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Classifications of Organisms

Living oranisms are grouped into five kingdoms: Monera, Protista, Fungi, Plantae and Animalia. Each kingdom is further classified into divisions (or phyla for Animalia), classes, orders, families, genera and species. This classification are very important to identify and name individual species and to show the relationships between different species. Organisms are named using the binomial (two-name) system invented by Swedish naturalist Carolus Linnaeus (1708–78): genus as first part and species as the second part, such as Tillandsia usneoides. Sometimes there is also a third part to indicate subspecies or varieties of a particular species.

Monera

Prokaryotic (no membrane-bound subcompartments); single-celled.
Examples: bacteria, cyanobacteria (blue-green algae)

Protista (Protists)

Eukaryotic (have membrane-bound subcompartments or organelles); single-celled.
Heterotrophic: eat other organisms for energy.
(Divisions not listed)
animal-like (Protozoans):      Examples: amoebae, ciliates, flagellates
fungus-like:     Examples: slime and water molds
Autotrophic: make their own food by photosynthesis.

Chlorophylls and other pigments used in photosynthesis.
plant-like (algae)


Division Chlorophyta
(green algae)
contains chlorophyll A & B and carotenoids
Example: green seaweeds
Division Rhodophyta
(red algae)
contains chlorophyll A and phycobilins (red)
Example: Coralline algae
Division Phaeophyta
(brown algae)
contains chlorophylls A & C and fucoxanthin (greenish brown)
Example: giant kelp

Fungi

Eukaryotic; mostly multicelluar.
Examples: fungi, molds, mushrooms, yeasts, mildews

Plantae (plants)

Eukaryotic; multicellular; cells have cell walls. Autotrophic: make their own food by photosynthesis.
Primary photosynthetic pigment: chlorophyll A; accessory pigments: chlorophyll B and carotenoids.
Bryophytes

no true roots, stems or leaves
Division Hepatophyta (liverworts) no stomata or specialized nutrient-conducting cells
Division Anthocerophyta (hornworts) have stomata, no specialized nutrient-conducting cells
Division Bryophyta (mosses):

have specialized water and food conducting cells.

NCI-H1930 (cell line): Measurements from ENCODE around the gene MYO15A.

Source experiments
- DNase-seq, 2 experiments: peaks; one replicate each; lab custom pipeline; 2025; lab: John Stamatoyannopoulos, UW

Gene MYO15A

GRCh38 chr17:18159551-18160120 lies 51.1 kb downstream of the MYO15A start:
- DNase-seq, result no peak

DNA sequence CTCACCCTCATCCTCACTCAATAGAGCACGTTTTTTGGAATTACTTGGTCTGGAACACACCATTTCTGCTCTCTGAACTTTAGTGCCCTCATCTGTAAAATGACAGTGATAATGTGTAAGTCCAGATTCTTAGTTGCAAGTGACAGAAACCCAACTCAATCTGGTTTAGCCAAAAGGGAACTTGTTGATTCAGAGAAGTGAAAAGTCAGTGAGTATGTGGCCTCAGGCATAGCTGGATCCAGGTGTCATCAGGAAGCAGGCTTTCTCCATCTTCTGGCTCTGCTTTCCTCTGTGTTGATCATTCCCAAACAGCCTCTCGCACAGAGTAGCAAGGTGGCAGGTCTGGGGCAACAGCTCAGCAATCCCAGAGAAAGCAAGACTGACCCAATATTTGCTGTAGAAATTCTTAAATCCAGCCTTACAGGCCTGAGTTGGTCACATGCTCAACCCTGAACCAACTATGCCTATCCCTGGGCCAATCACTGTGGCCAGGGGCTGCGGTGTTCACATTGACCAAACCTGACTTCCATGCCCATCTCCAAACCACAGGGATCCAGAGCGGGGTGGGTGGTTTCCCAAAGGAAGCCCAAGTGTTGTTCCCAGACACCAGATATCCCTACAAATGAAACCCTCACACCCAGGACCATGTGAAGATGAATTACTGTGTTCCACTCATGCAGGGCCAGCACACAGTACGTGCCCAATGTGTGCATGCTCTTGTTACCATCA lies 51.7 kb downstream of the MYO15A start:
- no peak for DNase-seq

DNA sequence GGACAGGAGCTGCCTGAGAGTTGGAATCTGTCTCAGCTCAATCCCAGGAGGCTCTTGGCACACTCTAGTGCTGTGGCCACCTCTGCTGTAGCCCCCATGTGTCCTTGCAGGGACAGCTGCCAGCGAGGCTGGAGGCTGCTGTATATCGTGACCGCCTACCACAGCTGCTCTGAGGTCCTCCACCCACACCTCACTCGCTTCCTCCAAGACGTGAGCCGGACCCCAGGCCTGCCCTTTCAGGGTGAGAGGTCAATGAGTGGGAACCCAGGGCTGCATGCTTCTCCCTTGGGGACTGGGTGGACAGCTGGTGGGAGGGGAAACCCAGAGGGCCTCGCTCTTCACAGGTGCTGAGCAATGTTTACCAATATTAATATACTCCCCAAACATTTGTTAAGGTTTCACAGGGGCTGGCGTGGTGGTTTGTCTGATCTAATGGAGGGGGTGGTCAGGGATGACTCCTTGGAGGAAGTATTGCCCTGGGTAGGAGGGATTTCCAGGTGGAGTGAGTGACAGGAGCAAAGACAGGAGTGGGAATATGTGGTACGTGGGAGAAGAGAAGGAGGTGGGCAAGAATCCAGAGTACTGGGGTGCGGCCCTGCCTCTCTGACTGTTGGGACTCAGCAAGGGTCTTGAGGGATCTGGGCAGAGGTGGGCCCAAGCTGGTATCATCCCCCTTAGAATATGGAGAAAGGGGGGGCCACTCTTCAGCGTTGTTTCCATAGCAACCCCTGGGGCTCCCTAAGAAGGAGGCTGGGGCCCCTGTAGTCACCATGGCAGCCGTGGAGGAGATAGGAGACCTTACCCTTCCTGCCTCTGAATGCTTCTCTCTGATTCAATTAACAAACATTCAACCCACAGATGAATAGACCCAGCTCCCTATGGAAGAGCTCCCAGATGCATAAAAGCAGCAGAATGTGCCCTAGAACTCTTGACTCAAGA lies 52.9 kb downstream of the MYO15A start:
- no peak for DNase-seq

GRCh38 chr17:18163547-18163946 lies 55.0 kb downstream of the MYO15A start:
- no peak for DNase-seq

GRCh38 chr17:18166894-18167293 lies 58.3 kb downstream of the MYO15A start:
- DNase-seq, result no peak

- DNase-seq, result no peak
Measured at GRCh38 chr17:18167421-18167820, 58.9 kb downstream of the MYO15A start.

Class Bryidae
Class Sphagnidae: peat mosses.
One genus: Sphagnum, 350 species.
Class Andreaeidae: granite mosses.
Vascular plants

vascular system for nutrient conduction and supporting life on land
Seedless

motile sperm;
fertilization requires water.
Division Psilotophyta Two genera, 3 species
Division Lycophyta 1000 species
Division Sphenophyta One genus: Equisetum; 24 species
Example: horsetails
Division Pterophyta The largest division:
about 230 genera, 12,000 species
Example: ferns
Seed plants
water no longer required for fertilization; pollination by wind or animal vectors.
Gymnosperms
(naked seeds)
Division Cycadophyta (cycads)
11 genera, about 140 species
Example: Zamia neurophyllidia
Division Ginkgophyta Only one species:
Ginkgo biloba (maidenhair tree);
deciduous
Division Gnetophyta (genetophytes) Only one class (Gnetopsida) with 3 genera: Gnetum, Ephedra (Mormon tea) and Welwitschia
Division Coniferophyta (conifers) About 50 genera with 500 species;
primarily in cooler temperate zone.
Examples: pines, cypresses, redwoods, larches, cedars and yews etc.
Angiosperms
(seeds in fruit)
Division Anthophyta (flowering plants) Class Liliopsida (monocots)
Class Magnoliopsida (dicots)

Animalia (animals)

Eukaryotic; multicellular; cells do not have cell walls. Heterotrophic: eat other organisms for energy.
Examples: sponges, worms, insects, fishes, amphibians, reptiles, birds, mammals


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